nonprofits in ArmeniaSince Armenia has only been an independent country for less than 30 years, its economy has been slow-building. As of 2017, Armenia has a 29.8 percent poverty rate. The landscape of nonprofits in Armenia is a good example of how diverse strategies can contribute to the reduction of poverty. Here are the top five nonprofits in Armenia.

Top 5 Nonprofits in Armenia

  1. AGBU
    • What they do: The Armenian General Benevolent Union works to promote Armenian heritage around the world.
    • Who they serve: AGBU serves all Armenians by bringing attention to the country for its unique culture. At the same time, AGBU fundraises for causes, like Artsakh. Moreover, AGBU organizes women empowerment programs, work to improve medical care and support local farmers.
    • For more information, read about AGBU here.
  2. Eevah
    • What they do: Eevah aims to feed 33,000 hungry children around the world by 2020. The sale of handmade jewelry funds Eevah’s presence in Armenia. By combining creativity, fashion and charity, Eevah exemplifies how to utilize local talent to enact change.
    • Who they serve: Eevah serves children suffering from hunger around the world.
    • For more information, read about Eevah here.
  3. World Vision
    • What they do: World Vision identifies and eradicates root causes of poverty to benefit the lives of children across. To do so, World Vision empowers communities to become self-sufficient and sustainable.
    • Who they serve: To date, World Vision has helped over 200 million children in poverty. In Armenia, they focus on ensuring children live happy childhoods through programs enriching home and school life. Additionally, they put together clothing drives to provide warm clothes to families in need during the winter.
    • For more information, read about World Vision here.
  4. Air Serv International, Inc.
    • What they do: Air Serv provides safe transportation for people escaping vulnerable and dangerous areas. Accordingly, Air Serv transports them to humanitarian organizations for help.
    • Who they serve: In April 2019, Air Serv transported 1,061 passengers into relief spaces. They are present in Armenia and surrounding countries like Iraq, Iran, Afghanistan and Georgia. Moreover, they have worked with the World Food Programme to provide food to Armenia and its neighbors during times of war and conflict.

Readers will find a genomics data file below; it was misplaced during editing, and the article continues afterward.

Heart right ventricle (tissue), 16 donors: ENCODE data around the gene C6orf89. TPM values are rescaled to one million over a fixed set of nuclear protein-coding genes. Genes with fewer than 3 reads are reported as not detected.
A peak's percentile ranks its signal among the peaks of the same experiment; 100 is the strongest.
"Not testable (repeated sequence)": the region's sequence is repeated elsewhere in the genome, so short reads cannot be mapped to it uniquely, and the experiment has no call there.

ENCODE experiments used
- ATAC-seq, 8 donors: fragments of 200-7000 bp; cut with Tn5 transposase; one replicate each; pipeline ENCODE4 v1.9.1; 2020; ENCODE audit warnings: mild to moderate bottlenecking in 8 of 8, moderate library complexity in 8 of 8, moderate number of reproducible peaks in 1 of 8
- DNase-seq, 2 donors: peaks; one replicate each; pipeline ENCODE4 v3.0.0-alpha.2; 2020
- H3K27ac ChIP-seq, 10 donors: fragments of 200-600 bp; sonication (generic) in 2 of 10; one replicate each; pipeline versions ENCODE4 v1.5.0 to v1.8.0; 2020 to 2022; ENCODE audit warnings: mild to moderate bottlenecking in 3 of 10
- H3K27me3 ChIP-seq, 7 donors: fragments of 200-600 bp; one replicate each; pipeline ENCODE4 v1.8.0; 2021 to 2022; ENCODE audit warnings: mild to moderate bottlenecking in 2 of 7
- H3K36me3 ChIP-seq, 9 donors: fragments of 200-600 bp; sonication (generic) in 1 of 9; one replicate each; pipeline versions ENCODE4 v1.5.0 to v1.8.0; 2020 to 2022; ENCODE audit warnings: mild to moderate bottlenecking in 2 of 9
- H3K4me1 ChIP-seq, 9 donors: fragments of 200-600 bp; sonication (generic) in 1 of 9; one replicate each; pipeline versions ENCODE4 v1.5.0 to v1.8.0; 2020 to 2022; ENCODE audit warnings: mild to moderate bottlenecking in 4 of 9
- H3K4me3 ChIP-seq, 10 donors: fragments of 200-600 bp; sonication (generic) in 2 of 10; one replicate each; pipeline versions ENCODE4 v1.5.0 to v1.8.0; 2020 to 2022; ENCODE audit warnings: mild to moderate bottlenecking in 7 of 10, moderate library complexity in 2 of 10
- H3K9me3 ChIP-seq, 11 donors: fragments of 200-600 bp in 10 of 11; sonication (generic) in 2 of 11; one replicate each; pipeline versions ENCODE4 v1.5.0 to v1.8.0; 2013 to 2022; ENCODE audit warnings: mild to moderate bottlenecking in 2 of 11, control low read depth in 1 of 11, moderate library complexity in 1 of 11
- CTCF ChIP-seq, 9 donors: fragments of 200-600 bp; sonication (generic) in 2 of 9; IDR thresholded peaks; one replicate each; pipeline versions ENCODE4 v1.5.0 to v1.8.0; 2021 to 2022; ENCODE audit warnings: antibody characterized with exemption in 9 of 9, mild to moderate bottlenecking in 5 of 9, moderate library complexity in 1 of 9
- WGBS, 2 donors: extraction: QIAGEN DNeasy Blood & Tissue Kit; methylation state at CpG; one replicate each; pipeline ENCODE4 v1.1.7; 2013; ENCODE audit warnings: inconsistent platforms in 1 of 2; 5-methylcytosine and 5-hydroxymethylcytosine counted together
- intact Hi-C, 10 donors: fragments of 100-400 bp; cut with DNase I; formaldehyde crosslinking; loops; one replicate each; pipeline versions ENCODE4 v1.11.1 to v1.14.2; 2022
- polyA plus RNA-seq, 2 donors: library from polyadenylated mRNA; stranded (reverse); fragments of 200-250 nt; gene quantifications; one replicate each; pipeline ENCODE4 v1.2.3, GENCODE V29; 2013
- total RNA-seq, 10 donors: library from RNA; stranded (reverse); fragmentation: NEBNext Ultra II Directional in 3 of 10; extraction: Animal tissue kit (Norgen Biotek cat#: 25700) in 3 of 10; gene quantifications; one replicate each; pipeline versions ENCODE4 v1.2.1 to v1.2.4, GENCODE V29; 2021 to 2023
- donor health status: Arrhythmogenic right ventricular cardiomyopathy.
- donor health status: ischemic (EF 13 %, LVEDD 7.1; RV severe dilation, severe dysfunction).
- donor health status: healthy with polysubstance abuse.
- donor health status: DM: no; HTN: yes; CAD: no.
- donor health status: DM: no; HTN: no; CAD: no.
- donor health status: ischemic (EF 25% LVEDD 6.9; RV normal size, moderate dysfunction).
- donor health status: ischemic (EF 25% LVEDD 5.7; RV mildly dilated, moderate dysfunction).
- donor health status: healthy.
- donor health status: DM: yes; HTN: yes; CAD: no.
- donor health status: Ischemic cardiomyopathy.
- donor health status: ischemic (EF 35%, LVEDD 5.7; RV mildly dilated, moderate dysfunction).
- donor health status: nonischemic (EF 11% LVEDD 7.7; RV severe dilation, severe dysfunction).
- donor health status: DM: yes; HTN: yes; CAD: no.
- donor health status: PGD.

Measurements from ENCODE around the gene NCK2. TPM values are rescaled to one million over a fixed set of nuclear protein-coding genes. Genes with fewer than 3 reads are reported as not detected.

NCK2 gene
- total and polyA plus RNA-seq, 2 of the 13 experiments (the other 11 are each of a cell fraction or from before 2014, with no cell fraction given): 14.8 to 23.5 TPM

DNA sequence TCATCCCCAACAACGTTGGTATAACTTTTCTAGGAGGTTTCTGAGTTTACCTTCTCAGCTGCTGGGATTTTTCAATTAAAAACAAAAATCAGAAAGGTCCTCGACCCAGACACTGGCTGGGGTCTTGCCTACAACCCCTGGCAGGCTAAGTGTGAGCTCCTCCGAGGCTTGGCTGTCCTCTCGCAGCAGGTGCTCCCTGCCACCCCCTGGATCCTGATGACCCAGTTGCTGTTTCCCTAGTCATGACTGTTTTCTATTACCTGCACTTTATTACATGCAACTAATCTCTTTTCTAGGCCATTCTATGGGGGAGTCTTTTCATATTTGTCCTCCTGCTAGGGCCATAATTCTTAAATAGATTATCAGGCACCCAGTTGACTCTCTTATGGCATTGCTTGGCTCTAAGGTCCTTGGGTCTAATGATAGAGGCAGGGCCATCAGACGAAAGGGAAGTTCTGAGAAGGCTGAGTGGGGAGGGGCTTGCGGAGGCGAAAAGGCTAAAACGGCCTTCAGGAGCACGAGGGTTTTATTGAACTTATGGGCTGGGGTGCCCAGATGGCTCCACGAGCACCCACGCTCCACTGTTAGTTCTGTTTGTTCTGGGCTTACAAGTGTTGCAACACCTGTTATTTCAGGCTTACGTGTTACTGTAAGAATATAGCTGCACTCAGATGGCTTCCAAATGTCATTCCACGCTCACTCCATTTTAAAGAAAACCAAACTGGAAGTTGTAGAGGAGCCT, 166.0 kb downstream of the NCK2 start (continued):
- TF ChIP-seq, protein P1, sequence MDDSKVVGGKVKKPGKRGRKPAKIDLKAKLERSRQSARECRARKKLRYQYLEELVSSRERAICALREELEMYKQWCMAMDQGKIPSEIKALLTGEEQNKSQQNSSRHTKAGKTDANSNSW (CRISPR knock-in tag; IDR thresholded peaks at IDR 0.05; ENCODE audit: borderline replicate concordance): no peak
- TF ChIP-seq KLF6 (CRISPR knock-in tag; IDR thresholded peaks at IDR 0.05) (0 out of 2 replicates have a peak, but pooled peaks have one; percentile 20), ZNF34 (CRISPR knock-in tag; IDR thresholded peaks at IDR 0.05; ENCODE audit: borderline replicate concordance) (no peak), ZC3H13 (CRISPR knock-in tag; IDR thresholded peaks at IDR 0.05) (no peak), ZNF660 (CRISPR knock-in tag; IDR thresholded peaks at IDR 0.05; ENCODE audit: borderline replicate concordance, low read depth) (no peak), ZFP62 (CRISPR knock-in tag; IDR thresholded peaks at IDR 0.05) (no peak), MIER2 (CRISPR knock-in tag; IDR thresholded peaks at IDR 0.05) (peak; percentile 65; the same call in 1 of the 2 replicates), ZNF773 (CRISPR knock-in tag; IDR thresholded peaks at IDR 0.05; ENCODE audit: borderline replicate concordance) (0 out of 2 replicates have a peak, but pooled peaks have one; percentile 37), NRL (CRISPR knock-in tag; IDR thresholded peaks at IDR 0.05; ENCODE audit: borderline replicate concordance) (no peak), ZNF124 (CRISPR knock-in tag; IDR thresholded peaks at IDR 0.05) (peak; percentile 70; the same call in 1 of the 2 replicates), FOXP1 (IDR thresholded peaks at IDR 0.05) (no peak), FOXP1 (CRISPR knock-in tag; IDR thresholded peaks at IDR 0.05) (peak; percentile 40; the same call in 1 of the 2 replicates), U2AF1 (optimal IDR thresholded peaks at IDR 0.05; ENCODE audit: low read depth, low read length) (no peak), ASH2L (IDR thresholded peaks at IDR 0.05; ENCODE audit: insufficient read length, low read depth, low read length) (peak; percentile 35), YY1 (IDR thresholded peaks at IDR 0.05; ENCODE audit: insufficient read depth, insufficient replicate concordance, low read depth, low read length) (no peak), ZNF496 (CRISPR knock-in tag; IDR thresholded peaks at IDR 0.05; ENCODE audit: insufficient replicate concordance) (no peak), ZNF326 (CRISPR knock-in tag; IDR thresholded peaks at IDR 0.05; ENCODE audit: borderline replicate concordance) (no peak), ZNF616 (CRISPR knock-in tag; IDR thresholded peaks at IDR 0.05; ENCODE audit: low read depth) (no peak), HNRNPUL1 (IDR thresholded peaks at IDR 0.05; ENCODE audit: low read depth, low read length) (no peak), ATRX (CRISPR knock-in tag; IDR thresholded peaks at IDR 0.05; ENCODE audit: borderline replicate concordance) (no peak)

• For more information, read about Air Serve here.
    • What they do: ACDI/VOCA fights to implement capacity-building projects across the globe. Specifically, they focus on economic advancement to help communities thrive through local programs.
    • Who they serve: In Armenia, ACDI/VOCA has supported innovative growing projects for 60,000 farmers. As a result, these programs benefit local efforts and bolster the agricultural industry. They also supported programming to provide $7 million in loans to Armenian farmers.
    • For more information, read about ACDI/VOCA here.

A labor force migration, weak agricultural system and unemployment drive Armenia’s poverty rate. However, the creativity of local and global nonprofits help provide relief to the 29.8 percent of Armenians who live in poverty. These nonprofits in Armenia prove the many ways communities can benefit from the work of like-minded individuals who want to eradicate poverty.

Ava Gambero
Photo: Flickr

Helping Vulnerable Communities Survive Disasters
Sparked by humanitarian organizations like the American Red Cross, backed by companies like JP Morgan Chase & Co., and enhanced with data sharing from Facebook, vulnerable communities now have a better chance at surviving disasters thanks to a program called Missing Maps.

A disaster can devastate any community, but historically, the damage is considerably more widespread in the world’s poorest and most vulnerable communities. For example, on October 4, 2016, when Hurricane Matthew made landfall on the southern peninsula of Haiti, over 3,200 homes were destroyed and more than 15,000 people were displaced. In Haiti alone, over 1,000 people died because of this storm.